Enterprise cloud and the business-aligned paradigm shift

Even though I’ve been working in the tech industry for many years, I’m still blown away by the pace at which the industry moves. It’s often fascinating to look back at past predictions and theories to see just how far we have come in a relatively short space of time.

During one such nostalgic moment, I thought back to a paper I wrote in 2013 introducing the concept of enterprise cloud computing and the challenges it could solve for data centers seeking agility, limitless scalability and reduced costs.

In fact, the paper was the catalyst to big developments that would offer increased flexibility, scalability and security for organizations looking to solve the rapid growth and high demand conundrum. More on that later. First, let’s take a quick step back in time.

Virtualizing the data center

By 2013 we witnessed rapid and widespread adoption of Software-Defined Data Centers (SDDC), where the entire data center infrastructure is virtualized and delivered as a service. This paradigm shift completely transformed the data center landscape, freeing organizations from using purpose-built big block systems only capable of supporting a limited set of workloads.

In 2013, I wrote: “Virtualization has long been used to better utilize computing resources and grid computing is a good example of early attempts to provide a flexible and scalable architecture. The latest development in this area is the introduction of the Software-Defined Data Center, which is attempting to define the complete automation of the delivery of services to the business.”

While SDDC was hot on automation and self-service, it really wasn’t capable of aligning the capabilities of the data center with the growing and evolving needs of the business.

This got me exploring a new way to deliver enterprise cloud to large organizations.

Cloud conundrum

Again, I wrote: “Most businesses do not generally differentiate between the commodity cloud and the enterprise cloud, instead focusing on the business initiatives of reducing costs, improving service levels and obtaining faster results, be that improved time to market for new initiatives or facilitating real time decision making, for example.” (Fortunately, mainstream thinking — and the technology to support it — has caught up to this in today’s enterprise.)

Most businesses do not generally differentiate between the commodity cloud and the enterprise cloud, instead focusing on the business initiatives of reducing costs, improving service levels and obtaining faster results.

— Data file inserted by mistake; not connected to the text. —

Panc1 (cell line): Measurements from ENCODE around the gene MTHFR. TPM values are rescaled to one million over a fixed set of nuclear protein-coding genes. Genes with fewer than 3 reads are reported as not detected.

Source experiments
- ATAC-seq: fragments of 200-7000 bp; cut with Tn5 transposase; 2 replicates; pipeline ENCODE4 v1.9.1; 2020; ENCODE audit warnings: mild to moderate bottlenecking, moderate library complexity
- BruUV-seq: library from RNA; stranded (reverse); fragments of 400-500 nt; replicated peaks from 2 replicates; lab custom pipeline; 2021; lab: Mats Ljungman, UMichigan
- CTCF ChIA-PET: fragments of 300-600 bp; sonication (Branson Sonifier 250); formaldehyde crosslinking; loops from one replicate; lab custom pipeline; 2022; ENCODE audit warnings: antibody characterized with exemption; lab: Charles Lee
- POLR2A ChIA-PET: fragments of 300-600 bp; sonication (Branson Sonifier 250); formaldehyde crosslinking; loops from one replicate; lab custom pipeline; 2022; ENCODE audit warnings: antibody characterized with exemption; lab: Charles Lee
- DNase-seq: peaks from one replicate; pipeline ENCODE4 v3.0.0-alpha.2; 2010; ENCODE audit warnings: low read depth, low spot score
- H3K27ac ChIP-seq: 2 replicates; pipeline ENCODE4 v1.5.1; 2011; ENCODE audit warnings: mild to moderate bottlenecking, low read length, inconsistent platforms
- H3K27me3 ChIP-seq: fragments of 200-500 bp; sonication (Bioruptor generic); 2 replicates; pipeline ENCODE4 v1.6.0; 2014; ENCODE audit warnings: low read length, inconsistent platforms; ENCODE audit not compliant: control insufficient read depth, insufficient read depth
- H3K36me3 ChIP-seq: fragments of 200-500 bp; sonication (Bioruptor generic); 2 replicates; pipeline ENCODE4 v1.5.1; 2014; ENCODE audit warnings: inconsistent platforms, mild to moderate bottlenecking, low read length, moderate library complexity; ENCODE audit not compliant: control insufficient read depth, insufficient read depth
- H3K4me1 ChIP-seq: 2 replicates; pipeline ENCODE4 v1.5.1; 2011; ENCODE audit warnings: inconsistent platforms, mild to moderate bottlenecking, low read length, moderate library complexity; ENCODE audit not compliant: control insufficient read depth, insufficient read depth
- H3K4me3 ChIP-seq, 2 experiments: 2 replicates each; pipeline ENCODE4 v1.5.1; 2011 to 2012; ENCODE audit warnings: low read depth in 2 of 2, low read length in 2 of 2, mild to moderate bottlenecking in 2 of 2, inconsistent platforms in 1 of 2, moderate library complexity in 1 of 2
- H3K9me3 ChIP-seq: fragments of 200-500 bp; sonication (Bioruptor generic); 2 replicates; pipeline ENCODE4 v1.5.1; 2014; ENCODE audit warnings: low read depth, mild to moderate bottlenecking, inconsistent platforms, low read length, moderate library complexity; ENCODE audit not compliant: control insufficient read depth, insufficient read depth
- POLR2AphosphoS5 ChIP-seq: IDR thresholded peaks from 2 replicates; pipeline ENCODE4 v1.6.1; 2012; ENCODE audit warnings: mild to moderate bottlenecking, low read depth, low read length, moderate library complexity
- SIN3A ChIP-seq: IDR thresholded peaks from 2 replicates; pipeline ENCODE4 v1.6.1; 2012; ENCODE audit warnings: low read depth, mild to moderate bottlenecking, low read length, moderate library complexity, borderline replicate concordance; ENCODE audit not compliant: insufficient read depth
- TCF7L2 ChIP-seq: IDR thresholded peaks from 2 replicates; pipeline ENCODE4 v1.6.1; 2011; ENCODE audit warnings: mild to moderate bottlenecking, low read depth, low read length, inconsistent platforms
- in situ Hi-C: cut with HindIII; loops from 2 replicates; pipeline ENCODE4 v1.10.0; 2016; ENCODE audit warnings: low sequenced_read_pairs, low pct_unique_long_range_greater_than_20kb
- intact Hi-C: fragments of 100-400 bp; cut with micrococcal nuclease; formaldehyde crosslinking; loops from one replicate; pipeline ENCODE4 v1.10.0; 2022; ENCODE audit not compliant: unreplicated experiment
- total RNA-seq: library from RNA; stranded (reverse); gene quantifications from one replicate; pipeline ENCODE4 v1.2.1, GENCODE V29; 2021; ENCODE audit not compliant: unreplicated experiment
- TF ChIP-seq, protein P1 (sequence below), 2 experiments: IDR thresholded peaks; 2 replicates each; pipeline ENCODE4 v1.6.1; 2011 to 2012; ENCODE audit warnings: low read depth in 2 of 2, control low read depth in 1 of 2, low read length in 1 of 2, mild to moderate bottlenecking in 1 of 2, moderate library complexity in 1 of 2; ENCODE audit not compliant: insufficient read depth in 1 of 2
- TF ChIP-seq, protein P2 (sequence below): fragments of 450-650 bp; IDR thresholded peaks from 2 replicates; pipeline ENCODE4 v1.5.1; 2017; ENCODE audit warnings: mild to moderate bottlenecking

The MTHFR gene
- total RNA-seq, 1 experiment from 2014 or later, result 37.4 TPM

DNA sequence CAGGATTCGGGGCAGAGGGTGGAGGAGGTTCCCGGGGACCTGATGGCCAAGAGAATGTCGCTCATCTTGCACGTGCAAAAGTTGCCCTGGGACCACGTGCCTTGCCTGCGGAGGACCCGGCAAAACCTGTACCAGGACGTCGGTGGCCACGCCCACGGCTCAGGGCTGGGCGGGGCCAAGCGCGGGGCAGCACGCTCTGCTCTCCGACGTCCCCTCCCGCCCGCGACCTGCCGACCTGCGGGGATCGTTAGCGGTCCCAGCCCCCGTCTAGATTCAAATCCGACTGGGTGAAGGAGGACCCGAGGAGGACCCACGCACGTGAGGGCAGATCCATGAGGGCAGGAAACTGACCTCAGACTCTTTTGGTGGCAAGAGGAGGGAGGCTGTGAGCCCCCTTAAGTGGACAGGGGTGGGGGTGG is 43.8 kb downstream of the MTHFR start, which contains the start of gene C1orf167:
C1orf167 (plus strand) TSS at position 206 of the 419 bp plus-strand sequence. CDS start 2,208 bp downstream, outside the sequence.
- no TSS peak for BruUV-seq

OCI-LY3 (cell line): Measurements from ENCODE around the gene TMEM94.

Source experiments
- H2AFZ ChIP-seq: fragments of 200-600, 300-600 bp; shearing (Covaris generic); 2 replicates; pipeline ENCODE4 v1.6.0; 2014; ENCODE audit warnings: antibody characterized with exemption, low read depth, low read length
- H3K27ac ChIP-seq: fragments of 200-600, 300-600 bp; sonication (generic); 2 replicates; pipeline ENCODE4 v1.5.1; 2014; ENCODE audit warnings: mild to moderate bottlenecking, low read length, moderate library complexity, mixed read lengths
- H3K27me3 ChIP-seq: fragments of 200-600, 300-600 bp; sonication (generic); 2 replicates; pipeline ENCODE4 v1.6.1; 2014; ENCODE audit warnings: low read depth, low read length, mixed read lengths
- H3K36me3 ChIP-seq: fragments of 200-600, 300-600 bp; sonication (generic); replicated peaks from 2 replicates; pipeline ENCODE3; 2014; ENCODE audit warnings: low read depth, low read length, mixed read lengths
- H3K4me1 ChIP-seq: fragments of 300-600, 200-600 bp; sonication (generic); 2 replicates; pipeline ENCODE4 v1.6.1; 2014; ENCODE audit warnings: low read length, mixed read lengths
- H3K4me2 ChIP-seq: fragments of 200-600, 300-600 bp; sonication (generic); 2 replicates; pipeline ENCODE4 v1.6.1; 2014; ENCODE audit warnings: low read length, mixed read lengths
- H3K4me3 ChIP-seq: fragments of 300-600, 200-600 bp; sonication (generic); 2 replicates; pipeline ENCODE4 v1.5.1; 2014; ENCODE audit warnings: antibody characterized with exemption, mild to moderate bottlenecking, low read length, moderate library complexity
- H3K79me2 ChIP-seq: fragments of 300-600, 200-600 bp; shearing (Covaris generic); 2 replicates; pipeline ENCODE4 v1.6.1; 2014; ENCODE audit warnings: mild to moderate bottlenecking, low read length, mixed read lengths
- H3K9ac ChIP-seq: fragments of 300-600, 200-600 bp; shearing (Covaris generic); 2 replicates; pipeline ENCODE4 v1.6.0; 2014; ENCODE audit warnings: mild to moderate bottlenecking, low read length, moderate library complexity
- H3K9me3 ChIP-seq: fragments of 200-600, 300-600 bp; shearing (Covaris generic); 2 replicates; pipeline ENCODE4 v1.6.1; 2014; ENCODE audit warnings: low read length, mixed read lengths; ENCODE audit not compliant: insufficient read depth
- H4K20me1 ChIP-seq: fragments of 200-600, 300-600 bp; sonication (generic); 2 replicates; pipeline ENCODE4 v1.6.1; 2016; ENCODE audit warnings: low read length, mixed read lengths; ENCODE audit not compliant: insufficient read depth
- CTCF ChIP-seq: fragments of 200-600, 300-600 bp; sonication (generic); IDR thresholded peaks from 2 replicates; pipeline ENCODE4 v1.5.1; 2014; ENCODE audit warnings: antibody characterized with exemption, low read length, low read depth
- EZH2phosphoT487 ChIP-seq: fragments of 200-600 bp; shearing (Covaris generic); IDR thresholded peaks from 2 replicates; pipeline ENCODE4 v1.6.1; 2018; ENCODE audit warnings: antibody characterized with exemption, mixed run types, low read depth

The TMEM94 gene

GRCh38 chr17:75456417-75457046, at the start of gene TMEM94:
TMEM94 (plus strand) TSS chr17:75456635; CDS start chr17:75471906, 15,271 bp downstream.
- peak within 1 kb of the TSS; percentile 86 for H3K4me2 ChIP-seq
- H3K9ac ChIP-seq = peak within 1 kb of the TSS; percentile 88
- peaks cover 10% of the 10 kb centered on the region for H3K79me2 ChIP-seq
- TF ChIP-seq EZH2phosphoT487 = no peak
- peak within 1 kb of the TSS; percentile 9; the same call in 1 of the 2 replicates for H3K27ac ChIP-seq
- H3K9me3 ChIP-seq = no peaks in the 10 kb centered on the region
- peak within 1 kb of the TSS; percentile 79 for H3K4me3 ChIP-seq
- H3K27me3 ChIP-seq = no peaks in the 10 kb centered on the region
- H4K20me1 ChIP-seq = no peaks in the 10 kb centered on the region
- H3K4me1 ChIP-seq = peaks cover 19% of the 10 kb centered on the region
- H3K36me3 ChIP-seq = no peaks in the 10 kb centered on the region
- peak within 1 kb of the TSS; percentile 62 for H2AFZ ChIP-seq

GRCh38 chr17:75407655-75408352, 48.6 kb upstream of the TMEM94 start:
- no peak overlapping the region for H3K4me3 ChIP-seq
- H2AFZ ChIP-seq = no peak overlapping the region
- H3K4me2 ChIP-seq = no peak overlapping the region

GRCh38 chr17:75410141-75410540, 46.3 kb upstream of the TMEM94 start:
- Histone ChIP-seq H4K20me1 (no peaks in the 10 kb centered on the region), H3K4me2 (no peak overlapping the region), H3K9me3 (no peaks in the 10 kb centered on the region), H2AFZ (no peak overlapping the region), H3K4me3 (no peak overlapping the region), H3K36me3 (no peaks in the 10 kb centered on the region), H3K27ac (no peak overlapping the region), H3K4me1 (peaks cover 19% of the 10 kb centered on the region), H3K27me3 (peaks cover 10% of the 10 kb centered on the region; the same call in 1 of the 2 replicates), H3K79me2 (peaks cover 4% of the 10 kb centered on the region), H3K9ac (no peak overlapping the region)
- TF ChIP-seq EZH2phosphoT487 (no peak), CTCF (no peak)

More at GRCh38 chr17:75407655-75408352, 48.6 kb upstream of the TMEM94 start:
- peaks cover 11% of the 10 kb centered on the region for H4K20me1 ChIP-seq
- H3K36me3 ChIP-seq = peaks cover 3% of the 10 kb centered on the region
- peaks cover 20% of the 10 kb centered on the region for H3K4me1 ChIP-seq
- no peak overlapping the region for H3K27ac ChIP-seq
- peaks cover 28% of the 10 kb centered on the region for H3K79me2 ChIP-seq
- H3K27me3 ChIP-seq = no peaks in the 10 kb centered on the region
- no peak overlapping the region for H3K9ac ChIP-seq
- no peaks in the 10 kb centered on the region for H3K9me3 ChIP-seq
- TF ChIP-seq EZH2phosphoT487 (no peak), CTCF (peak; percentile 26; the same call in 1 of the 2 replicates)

As data centers continued to grapple with rapid growth and high demand, they focused more on reduced costs and fast results than solutions offering scalability and agility. This led many to consolidate their enterprise estate to the commodity cloud. This approach may have solved some of the problems, but also led many organizations into a veritable lion’s den of solutions not fit for purpose, time-consuming migrations and unforeseen costs.

As a result, I see many enterprises today that have only managed to deliver partially on virtualization. They have physical assets in silos that are slowing progress, and depend on hardware that offers no scope for horizontal scalability. While these organizations may have achieved some degree of transformation, it was not as good as it could have been.

Again, in 2013: “The solution for the enterprise cloud is not dissimilar to the solution that most companies have deployed for the commodity cloud, the essential difference being that it is tailored towards the needs of large scale, mission critical systems.”

Business-centric infrastructure

In the data centers of today, where changes in corporate strategies need to translate into IT decisions and priorities in real time, there needs to be a shift to a more business-centric infrastructure. Enterprise cloud provides the flexibility data centers need to adjust capacity and meet demand quickly, without risk and without fail.

In the data centers of today, where changes in corporate strategies need to translate into IT decisions and priorities in real time, there needs to be a shift to a more business-centric infrastructure.

The cloud of today offers an unlimited pool of resources driven by thousands of processing threads, terabytes of memory and 100s or 1000s of processing cores. What’s more, there are hybrid cloud solutions that offer identical technology stacks in both private and public clouds, automatically shifting workloads seamlessly and transparently to the most appropriate place.

Moving to a consumption-based enterprise cloud solution creates a Business-Defined Data Center that is able to scale instantly to cope with demand and experience the benefits of true business agility, all while reducing IT costs.


Mike Revitt was the global head of Managed Platform as a Service at DXC Technology, with an emphasis on our Oracle partnership.

 

RELATED LINKS

Change management: The single biggest killer of business transformation

How does a business benefit from hybrid cloud?

Reducing your risk in the cloud

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